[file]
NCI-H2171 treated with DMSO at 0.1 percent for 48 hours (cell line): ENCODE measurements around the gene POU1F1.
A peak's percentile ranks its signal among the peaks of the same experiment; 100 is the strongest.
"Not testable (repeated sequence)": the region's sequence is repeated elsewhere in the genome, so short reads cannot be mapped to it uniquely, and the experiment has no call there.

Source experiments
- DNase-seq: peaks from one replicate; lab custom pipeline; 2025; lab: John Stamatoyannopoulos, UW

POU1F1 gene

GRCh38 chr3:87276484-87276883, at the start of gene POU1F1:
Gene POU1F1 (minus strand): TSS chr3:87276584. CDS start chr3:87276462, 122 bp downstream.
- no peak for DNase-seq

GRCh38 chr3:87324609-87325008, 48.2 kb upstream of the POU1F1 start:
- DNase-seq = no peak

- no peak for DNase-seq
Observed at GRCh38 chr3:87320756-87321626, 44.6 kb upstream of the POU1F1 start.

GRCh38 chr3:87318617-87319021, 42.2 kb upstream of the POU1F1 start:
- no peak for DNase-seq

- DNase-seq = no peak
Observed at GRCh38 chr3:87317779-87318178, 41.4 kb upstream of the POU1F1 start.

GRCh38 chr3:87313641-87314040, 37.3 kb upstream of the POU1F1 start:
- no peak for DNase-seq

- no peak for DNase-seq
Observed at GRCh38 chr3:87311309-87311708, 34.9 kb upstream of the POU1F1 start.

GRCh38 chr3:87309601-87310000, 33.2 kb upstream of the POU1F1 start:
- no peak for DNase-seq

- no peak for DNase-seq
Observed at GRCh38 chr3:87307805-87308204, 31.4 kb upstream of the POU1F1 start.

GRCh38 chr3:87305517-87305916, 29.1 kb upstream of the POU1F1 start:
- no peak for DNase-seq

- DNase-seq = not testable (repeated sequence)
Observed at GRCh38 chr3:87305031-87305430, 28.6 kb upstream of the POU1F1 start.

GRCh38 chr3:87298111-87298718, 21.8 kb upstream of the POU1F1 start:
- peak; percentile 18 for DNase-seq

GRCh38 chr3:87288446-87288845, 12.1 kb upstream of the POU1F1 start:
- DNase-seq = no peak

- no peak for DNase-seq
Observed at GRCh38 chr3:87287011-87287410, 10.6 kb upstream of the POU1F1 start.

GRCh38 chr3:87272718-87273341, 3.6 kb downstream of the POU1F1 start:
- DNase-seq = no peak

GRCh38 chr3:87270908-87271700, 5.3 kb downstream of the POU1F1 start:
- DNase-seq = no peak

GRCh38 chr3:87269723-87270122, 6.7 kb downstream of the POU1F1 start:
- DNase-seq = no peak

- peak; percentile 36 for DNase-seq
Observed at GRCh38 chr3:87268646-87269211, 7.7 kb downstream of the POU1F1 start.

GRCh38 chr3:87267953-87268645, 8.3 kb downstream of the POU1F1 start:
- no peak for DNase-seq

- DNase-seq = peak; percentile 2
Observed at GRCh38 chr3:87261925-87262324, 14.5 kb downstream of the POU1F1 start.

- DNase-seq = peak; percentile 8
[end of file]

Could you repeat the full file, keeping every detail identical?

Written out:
NCI-H2171 treated with DMSO at 0.1 percent for 48 hours (cell line): ENCODE measurements around the gene POU1F1.
A peak's percentile ranks its signal among the peaks of the same experiment; 100 is the strongest.
"Not testable (repeated sequence)": the region's sequence is repeated elsewhere in the genome, so short reads cannot be mapped to it uniquely, and the experiment has no call there.

Source experiments
- DNase-seq: peaks from one replicate; lab custom pipeline; 2025; lab: John Stamatoyannopoulos, UW

POU1F1 gene

GRCh38 chr3:87276484-87276883, at the start of gene POU1F1:
Gene POU1F1 (minus strand): TSS chr3:87276584. CDS start chr3:87276462, 122 bp downstream.
- no peak for DNase-seq

GRCh38 chr3:87324609-87325008, 48.2 kb upstream of the POU1F1 start:
- DNase-seq = no peak

- no peak for DNase-seq
Observed at GRCh38 chr3:87320756-87321626, 44.6 kb upstream of the POU1F1 start.

GRCh38 chr3:87318617-87319021, 42.2 kb upstream of the POU1F1 start:
- no peak for DNase-seq

- DNase-seq = no peak
Observed at GRCh38 chr3:87317779-87318178, 41.4 kb upstream of the POU1F1 start.

GRCh38 chr3:87313641-87314040, 37.3 kb upstream of the POU1F1 start:
- no peak for DNase-seq

- no peak for DNase-seq
Observed at GRCh38 chr3:87311309-87311708, 34.9 kb upstream of the POU1F1 start.

GRCh38 chr3:87309601-87310000, 33.2 kb upstream of the POU1F1 start:
- no peak for DNase-seq

- no peak for DNase-seq
Observed at GRCh38 chr3:87307805-87308204, 31.4 kb upstream of the POU1F1 start.

GRCh38 chr3:87305517-87305916, 29.1 kb upstream of the POU1F1 start:
- no peak for DNase-seq

- DNase-seq = not testable (repeated sequence)
Observed at GRCh38 chr3:87305031-87305430, 28.6 kb upstream of the POU1F1 start.

GRCh38 chr3:87298111-87298718, 21.8 kb upstream of the POU1F1 start:
- peak; percentile 18 for DNase-seq

GRCh38 chr3:87288446-87288845, 12.1 kb upstream of the POU1F1 start:
- DNase-seq = no peak

- no peak for DNase-seq
Observed at GRCh38 chr3:87287011-87287410, 10.6 kb upstream of the POU1F1 start.

GRCh38 chr3:87272718-87273341, 3.6 kb downstream of the POU1F1 start:
- DNase-seq = no peak

GRCh38 chr3:87270908-87271700, 5.3 kb downstream of the POU1F1 start:
- DNase-seq = no peak

GRCh38 chr3:87269723-87270122, 6.7 kb downstream of the POU1F1 start:
- DNase-seq = no peak

- peak; percentile 36 for DNase-seq
Observed at GRCh38 chr3:87268646-87269211, 7.7 kb downstream of the POU1F1 start.

GRCh38 chr3:87267953-87268645, 8.3 kb downstream of the POU1F1 start:
- no peak for DNase-seq

- DNase-seq = peak; percentile 2
Observed at GRCh38 chr3:87261925-87262324, 14.5 kb downstream of the POU1F1 start.

- DNase-seq = peak; percentile 8